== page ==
Cook v. Goldsmith

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[Appellate Department, Superior Court, Los Angeles.

Civ. A. No. 8710. May 26, 1955.]

SAM COOK, Respondent, v. PAUL GOLDSMITH, Appellant.


Nessen & Becker for Appellant.

Zeman & Hertzberg for Respondent.



Action to recover rent under a lease in which plaintiff recovered judgment, and defendant appeals.

Insofar as material to a determination of the controversy, the facts may be briefly stated. On December 1, 1949, the parties executed a written lease of the premises in question for a term of three years, commencing December 1, 1949, at a monthly rental of $175. The defendant entered into and occupied the premises until sometime in March, 1951, when he removed from the premises, claiming that the same had deteriorated [133 Cal. App. 2d Supp. 805] to such an extent that they were not usable for the purpose for which they were let. Following the vacation of the premises by the defendant, plaintiff took possession thereof, made certain alterations, and repairs therein, and undertook to rent the same, with the result that they were rented to others during the months of May and June, 1952. The defendant paid all rent accrued prior to March 1, 1951, but refused to pay any rent thereafter, and the present action was instituted August 26, 1952, seeking recovery of rental from April 1, 1952, to and including the month of May, 1952.

Defendant contends that the act of plaintiff in taking possession of the premises following the vacation thereof by defendant constituted an acceptance of the surrender of the premises, which operated to discharge defendant from further liability thereunder, whereas, plaintiff asserts that in taking possession of the premises he merely did so as agent for and on behalf of the defendant, and as a consequence defendant remains liable for the rent reserved under the lease less only rental received during the balance of the term thereof as a result of the reletting of the premises by plaintiff. In reply defendant contends that the remedy elected by plaintiff is not available to him by reason of his failure to give notice to the defendant that he was taking possession for defendant's benefit and not in his (plaintiff's) own right (Siller v. Dunn (1930), 103 Cal. App. 154, 158 et seq. [284 P. 232]; Dorcich v. Time Oil Co. (1951), 103 Cal. App. 2d 677, 683 [230 P.2d 10]; Yates v. Reid (1950), 36 Cal. 2d 383, 385 [224 P.2d 8], holding this to be the rule except where there is a provision in the lease waiving the requirement of such notice), and, moreover, that the action was, in any event, premature, as it was filed prior to the expiration of defendant's lease. The latter contention is well taken and requires a reversal; thus obviating any necessity for considering defendant's further contention that the evidence is insufficient to sustain the trial court's finding that the plaintiff's action in taking possession of the premises and reletting the same did not constitute an acceptance of the surrender thereof by the defendant.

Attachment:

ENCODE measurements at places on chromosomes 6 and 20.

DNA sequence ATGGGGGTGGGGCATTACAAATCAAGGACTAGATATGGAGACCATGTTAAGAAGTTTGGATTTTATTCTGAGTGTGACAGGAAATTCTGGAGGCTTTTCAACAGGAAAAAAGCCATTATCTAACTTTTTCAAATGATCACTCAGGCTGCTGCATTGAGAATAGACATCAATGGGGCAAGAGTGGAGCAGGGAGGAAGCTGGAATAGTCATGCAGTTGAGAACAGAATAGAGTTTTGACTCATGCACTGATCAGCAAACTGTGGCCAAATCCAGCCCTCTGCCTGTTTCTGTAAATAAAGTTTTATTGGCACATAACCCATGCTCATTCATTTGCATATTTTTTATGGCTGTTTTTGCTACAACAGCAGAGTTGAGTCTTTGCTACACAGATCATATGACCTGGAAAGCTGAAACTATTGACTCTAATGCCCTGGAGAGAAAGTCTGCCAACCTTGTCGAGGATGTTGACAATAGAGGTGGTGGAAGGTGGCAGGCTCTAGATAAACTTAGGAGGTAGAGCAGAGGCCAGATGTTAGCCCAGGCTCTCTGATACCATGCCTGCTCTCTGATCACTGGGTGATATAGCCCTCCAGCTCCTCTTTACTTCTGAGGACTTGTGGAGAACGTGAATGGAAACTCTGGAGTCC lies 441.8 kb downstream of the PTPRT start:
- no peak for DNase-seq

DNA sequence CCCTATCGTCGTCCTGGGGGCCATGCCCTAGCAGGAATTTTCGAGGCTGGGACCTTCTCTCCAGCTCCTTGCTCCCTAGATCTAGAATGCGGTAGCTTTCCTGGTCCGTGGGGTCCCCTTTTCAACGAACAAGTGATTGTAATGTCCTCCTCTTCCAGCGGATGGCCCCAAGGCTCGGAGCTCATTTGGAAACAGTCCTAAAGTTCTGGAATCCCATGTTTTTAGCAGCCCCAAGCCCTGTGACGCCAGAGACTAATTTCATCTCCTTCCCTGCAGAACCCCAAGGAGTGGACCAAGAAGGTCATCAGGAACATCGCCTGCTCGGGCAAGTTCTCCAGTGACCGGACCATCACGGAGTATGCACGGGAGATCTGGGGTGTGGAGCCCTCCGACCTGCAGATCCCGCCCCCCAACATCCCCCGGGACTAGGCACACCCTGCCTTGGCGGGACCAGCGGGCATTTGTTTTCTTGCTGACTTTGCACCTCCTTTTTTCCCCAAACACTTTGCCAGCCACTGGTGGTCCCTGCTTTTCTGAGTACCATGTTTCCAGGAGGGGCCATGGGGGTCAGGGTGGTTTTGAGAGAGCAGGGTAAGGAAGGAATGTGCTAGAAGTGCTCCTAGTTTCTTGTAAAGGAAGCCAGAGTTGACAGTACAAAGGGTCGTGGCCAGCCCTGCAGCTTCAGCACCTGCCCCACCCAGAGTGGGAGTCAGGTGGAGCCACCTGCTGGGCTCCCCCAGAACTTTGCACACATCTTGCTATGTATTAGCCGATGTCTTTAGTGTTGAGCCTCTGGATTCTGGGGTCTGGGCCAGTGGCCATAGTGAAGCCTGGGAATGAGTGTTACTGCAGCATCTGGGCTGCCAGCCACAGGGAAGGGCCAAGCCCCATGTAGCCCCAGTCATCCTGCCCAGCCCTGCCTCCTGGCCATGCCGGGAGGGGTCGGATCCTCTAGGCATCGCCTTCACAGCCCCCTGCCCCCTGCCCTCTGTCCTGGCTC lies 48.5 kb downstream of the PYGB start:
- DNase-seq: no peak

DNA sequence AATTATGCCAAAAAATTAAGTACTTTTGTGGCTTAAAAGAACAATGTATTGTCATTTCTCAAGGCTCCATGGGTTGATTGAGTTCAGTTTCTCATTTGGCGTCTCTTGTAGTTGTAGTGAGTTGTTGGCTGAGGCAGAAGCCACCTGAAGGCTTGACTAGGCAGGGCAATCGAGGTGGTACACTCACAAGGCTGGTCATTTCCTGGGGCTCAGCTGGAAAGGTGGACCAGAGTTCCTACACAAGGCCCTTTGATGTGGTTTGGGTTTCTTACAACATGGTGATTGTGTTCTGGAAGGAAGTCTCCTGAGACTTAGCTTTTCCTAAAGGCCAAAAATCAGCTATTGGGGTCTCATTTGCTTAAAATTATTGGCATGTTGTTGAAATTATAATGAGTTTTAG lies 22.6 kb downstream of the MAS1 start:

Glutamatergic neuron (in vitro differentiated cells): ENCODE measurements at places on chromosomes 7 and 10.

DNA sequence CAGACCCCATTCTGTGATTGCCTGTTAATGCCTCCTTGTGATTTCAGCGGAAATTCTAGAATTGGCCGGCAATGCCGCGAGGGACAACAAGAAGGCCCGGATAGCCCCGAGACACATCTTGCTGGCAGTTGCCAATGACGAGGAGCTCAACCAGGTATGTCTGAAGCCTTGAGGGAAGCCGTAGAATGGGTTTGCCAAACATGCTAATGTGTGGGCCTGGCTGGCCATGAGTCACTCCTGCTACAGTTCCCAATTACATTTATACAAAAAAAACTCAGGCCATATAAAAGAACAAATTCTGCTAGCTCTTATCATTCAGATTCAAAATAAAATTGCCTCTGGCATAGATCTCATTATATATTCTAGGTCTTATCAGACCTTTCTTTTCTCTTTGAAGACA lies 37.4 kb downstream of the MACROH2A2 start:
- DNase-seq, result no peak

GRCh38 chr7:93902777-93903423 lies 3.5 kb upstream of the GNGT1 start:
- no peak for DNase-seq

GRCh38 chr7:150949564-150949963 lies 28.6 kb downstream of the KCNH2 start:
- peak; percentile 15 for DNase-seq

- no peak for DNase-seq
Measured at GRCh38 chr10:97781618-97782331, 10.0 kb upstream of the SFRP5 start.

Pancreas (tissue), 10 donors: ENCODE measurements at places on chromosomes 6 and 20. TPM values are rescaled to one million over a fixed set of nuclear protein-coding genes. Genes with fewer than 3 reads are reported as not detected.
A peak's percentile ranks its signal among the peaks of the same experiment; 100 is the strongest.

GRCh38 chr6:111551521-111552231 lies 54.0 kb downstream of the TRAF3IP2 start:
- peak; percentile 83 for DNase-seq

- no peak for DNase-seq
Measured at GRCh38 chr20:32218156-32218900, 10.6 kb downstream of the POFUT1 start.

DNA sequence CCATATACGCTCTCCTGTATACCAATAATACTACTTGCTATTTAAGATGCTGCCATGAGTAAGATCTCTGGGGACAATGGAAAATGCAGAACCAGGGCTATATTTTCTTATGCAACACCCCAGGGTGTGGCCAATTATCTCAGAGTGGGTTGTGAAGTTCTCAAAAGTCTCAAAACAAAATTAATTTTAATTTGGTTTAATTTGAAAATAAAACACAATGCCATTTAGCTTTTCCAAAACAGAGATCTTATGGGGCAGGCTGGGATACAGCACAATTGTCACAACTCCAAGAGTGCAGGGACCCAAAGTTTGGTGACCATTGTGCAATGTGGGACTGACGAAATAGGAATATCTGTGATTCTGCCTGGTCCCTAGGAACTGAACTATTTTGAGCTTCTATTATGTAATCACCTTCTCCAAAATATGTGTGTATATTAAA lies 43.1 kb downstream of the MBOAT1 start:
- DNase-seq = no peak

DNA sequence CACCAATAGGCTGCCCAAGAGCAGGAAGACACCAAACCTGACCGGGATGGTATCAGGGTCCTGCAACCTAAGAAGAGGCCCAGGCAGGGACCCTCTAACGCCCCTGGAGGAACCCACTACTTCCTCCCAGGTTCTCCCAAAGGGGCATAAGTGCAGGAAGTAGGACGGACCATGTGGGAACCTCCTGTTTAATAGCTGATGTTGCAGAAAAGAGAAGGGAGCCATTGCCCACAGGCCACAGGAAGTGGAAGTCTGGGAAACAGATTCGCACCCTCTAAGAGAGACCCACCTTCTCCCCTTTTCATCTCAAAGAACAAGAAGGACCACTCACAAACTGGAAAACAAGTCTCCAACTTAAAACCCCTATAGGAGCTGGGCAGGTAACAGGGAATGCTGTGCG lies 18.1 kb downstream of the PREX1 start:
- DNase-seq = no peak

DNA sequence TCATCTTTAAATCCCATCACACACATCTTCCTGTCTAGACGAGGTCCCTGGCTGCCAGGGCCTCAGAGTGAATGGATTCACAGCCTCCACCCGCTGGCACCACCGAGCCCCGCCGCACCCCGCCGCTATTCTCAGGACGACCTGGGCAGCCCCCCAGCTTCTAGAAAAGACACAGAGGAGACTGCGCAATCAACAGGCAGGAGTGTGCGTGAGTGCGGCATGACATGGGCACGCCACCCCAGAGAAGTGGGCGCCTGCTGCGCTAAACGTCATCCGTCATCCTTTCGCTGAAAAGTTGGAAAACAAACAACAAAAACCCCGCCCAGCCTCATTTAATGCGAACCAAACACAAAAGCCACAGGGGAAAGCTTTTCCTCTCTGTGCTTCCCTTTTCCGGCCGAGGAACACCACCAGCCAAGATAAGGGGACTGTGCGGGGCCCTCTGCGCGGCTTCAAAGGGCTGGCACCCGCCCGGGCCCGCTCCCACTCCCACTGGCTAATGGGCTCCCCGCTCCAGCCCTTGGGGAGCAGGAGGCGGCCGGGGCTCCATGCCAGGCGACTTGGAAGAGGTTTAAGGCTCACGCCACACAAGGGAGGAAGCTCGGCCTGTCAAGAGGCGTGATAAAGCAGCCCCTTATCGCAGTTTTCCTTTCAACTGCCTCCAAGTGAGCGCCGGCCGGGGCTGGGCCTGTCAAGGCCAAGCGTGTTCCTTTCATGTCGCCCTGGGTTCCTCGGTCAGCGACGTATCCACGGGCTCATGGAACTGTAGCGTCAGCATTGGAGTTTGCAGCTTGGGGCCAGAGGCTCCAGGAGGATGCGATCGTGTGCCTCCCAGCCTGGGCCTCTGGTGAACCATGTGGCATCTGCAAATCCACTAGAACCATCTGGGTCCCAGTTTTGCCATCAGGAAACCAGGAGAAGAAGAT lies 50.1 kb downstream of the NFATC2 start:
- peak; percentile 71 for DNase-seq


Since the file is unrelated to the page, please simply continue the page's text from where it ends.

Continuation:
[1] It is undoubtedly true, as plaintiff contends, that "Upon surrender of possession by the lessee before the expiration of the lease term, the lessor had three remedies: (1) To consider the lease as still in existence and sue for the unpaid rent as it became due for the unexpired portion of the term; (2) to treat the lease as terminated and retake possession for its own account; or (3) to retake possession for the lessee's account [133 Cal. App. 2d Supp. 806] and relet the premises, holding the lessee for the difference between the lease rentals and what it was able in good faith to procure by reletting." (Kulawitz v. Pacific etc. Paper Co. (1944), 25 Cal. 2d 664, 671 [155 P.2d 24].) [2] However, it is equally well settled that where, as here, the lessor elects to avail himself of the third of these remedies, the action does not accrue until the expiration of the term in the absence of an express covenant providing otherwise, which is not the situation here. (Treff v. Gulko (1932), 214 Cal. 591, 598, 599 [7 P.2d 697]; DeHart v. Allen (1945), 26 Cal. 2d 829, 833 [161 P.2d 453].) Nor is the rule otherwise where, as here, the lessor sues only for the rental accrued up to the time of the filing of the action. (Treff v. Gulko, supra, p. 592 et seq.)

The judgment is reversed.

Shaw, P. J., and Swain, J., concurred.